Hornet: Dodge’s new volume-seller bets on performance
It was amid the live hair-metal band’s fairly impressive rendition of Bon Jovi’s “Shot Through the Heart,” that it hit me. The Dodge Hornet, still draped in auto-show cloth, is the first new Dodge in more than a decade. I’m not talking about wide-body versions of the Charger, which dates to 2011, or the Challenger, which dates to 2008. Nor am I counting Hellcat models like the Durango, an SUV last meaningfully updated (also) in 2011. This a new Dodge!
Off comes the cover and it’s … a decently designed little crossover … that generally resembles the Alfa Romeo Tonale on which it is based.
Maybe it’s because we’ve been conditioned that every Dodge these days should look like it just robbed a bank, but the Hornet at first seemed a little underwhelming. There is a softness and tautness to the lines that speak to its European underpinnings. It’s handsome, though, and the full-width taillight signature evokes higher-end cars like the Porsche Cayenne.
There is a new Challenger that’ll arrive next year, likely as a 2024 model, but no doubt the Hornet is going to be a major volume player for the brand. The car is a little late to the subcompact crossover segment, so it’ll need to distinguish itself.
On cue, CEO Tim Kuniskis trotted out on stage and busted out some very Dodge-like performance figures, relative to the segment. The base 2023 Hornet GT will have as standard:
- 265+ hp and 295 lb-ft of torque from a 2.0-liter turbo-four
- Nine-speed autobox
- Standard all-wheel drive
- Electronic limited-slip differential
- Koni shocks
- Starting price of $29,995 without destination
Engine output for the four-cylinder is on par with what upmarket Alfa Romeo will get for the Tonale. For reference, a VW Taos makes 158 hp and Hyundai Kona N-Line makes 195 hp. The Hornet’s closest performance competitor is the Mazda CX-30 2.5 Turbo, good for 265 hp and 320 lb-ft of torque and also costing about $30,000.
Kuniskis was keen to point out that while other OEMs can sweat boring stuff like cargo capacity, Dodge is dedicating itself to performance. “We have a history of stuffing horsepower into otherwise stodgy segments,” he told journalists. “We sell cars people want, not what people need.”
What Dodge needs is to catch up to competitors and release hybrids and EVs so it doesn’t have to keep buying CO2 offset credits from Tesla. To our chagrin, the Hemi is hanging it up in favor of electrified power for future muscle cars, and the Hornet’s top trim (of two) will be the plug-in hybrid R/T, combining a 1.3-liter turbo-four with a 15.5 kWh battery and single rear electric motor. All-electric range tops out at 30 miles.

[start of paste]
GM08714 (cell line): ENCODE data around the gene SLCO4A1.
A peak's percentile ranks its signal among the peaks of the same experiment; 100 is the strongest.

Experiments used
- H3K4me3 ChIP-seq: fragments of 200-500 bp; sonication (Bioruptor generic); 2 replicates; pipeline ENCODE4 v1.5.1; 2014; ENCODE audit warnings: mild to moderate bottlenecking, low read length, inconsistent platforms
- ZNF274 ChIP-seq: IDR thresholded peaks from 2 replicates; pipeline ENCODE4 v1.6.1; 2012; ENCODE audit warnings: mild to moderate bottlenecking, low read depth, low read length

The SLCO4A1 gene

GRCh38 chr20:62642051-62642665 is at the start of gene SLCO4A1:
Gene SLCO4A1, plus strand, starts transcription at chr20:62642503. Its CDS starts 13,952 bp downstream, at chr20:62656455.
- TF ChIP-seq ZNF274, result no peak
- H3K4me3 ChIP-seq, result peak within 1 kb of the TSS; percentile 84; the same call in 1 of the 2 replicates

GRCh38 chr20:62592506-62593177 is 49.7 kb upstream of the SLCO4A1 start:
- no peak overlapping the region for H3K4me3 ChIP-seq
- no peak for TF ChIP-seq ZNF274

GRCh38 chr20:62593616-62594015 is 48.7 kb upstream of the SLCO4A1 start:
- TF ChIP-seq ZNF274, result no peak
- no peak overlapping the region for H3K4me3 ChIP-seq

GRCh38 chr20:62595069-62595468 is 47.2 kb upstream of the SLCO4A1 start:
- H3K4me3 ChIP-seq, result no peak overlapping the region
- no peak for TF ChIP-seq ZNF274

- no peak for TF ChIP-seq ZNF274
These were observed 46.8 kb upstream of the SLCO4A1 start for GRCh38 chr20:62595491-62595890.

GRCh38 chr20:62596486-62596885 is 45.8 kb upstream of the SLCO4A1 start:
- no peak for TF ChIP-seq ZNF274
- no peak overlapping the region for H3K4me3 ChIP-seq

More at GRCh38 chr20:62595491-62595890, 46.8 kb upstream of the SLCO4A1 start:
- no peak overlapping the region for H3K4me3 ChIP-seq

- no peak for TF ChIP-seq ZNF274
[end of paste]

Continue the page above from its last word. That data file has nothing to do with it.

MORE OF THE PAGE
Rather than give it a green-sounding name like PHEV, which Kuniskis dismissed as marketing jargon that “sounds like bullshit,” Dodge was confident the hybrid’s performance justified giving it the historic R/T badge. With at least 285 hp and 383 lb-ft (!) of torque, it sounds promising. The R/T will feature a “Powershot” push-to-pass button which will max out battery discharge for a short period of time, increasing power by 25 percent and knocking a full second off of the 0-60 time, to 6.1 seconds. (Which also suggests the Hornet R/T won’t exactly be a featherweight.)
Kuniskis, basically the Santa Claus of V-8 muscle cars, told me that his first drive in the Hornet R/T really impressed him. “That plug-in hybrid powertrain is amazing—it really messes with your head.”
How about another head-spinner: the R/T will cost $39,995 before destination. That’s five grand more than the Escape PHEV, but the Ford is about as performance-oriented as a dazed groundhog and does not come standard with fixed-caliper Brembo brakes. For those wanting Brembos on the base GT, there is a $2995 Track Pack that adds the stoppers as well as 20-inch wheels, dual-stage suspension, and special interior touches. The Track Pack is also offered on the R/T, presumably at a different price, though Dodge has not confirmed that detail just yet.
If you want even more performance in your commuter crossover (can’t people just buy sedans and wagons again?) Dodge is opening up its Direct Connection catalog for the Hornet. The Hornet GLH Concept shown at the reveal event in Detroit today resurrects a badge not seen since the Omni GLH in the mid 1980s, highlighting performance components such as an ECU tune, lowered suspension, unrestricted dual exhaust, and GLH graphics. Direct Connection parts for the Hornet will be dealer-installed.
The Hornet interior looks solid and doesn’t feel cheap or cost-cut in high-touch areas, but it’s not up to snuff relative to Mazda levels of appointment. The center console is fairly deep but annoyingly narrow. Back seat space feels about middle of the road for the segment. The cargo area is deep enough to lay flat a couple of small suitcases—the kind that fit snugly in airplane overhead compartments—with a bit of room on the trunk floor to spare. Seats fold down, and as you’d expect, and there is a handy Euro-style pass-through for skis or hockey sticks.
I’m looking forward to spending more time with the Hornet in the year to come. Though the Challenger and Charger will carry the torch in whatever battery-powered shape there is to come, Dodge needs to get its first new model in years right if it hopes to once again become a full-line OEM that can compete with Chevy and Ford. This early preview seems to be a promising start.